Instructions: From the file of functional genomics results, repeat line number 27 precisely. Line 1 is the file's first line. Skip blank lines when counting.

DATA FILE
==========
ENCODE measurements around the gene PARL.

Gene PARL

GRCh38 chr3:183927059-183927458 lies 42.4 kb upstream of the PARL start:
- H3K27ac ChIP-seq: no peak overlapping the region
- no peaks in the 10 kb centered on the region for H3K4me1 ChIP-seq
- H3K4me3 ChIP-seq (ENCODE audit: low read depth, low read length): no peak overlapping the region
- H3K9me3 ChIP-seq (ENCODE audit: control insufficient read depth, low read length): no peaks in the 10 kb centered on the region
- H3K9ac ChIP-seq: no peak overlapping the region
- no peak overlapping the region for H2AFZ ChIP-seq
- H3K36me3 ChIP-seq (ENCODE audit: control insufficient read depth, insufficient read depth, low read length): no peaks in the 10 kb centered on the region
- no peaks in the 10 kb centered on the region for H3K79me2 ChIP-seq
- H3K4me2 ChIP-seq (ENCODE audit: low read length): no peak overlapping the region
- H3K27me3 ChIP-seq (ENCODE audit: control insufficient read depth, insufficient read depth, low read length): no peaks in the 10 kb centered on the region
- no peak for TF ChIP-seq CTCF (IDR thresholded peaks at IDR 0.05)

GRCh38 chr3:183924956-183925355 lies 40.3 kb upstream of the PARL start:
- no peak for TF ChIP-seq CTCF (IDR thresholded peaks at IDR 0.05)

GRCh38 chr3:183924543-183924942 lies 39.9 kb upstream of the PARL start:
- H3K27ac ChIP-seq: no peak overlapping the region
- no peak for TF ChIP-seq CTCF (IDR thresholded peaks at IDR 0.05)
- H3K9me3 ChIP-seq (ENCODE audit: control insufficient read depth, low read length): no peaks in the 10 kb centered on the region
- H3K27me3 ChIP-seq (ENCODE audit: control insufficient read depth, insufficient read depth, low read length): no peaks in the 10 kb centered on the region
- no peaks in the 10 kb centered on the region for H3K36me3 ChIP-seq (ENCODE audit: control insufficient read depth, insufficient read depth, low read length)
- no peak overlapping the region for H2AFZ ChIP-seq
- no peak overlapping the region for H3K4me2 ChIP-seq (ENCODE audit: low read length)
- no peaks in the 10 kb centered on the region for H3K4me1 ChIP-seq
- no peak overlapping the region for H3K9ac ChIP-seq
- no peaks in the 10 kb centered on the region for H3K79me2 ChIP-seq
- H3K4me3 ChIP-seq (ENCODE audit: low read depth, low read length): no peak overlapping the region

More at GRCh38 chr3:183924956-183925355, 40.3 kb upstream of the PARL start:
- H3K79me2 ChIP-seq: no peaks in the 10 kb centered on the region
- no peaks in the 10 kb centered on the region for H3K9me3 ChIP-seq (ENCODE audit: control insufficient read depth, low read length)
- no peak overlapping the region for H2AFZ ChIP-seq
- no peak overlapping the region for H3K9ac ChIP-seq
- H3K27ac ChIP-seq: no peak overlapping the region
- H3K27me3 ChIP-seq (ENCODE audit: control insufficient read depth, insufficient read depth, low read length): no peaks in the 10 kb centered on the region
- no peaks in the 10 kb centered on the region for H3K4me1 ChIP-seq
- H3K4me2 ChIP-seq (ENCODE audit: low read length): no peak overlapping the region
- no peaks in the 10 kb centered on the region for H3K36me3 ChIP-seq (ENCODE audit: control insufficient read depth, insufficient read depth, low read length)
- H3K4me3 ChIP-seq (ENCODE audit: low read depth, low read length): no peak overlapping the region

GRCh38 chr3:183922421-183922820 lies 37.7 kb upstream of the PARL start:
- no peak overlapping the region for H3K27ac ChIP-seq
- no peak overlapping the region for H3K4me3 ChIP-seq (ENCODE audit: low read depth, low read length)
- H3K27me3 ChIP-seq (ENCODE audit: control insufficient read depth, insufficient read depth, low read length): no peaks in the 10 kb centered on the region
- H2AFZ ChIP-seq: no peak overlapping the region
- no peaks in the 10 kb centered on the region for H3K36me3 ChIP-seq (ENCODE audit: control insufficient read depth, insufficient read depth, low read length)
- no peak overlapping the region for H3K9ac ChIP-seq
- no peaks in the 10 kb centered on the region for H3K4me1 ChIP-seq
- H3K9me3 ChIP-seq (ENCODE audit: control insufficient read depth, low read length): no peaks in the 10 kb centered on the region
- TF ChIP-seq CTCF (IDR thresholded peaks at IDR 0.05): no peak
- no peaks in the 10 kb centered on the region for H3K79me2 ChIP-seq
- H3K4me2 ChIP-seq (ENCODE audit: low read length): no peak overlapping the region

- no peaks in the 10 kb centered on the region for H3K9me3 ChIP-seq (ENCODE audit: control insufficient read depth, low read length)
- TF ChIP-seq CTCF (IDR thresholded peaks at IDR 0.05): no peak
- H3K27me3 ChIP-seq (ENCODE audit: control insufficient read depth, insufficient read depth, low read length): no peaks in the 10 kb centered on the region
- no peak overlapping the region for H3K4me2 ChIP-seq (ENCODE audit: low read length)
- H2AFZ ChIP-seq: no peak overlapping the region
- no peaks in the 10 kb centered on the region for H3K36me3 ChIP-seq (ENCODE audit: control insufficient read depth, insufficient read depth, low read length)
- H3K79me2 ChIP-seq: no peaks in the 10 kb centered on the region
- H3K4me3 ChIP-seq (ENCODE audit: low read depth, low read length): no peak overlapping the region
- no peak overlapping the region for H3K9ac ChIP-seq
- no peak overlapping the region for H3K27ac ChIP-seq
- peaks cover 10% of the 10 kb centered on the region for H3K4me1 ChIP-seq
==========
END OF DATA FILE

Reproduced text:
- no peaks in the 10 kb centered on the region for H3K79me2 ChIP-seq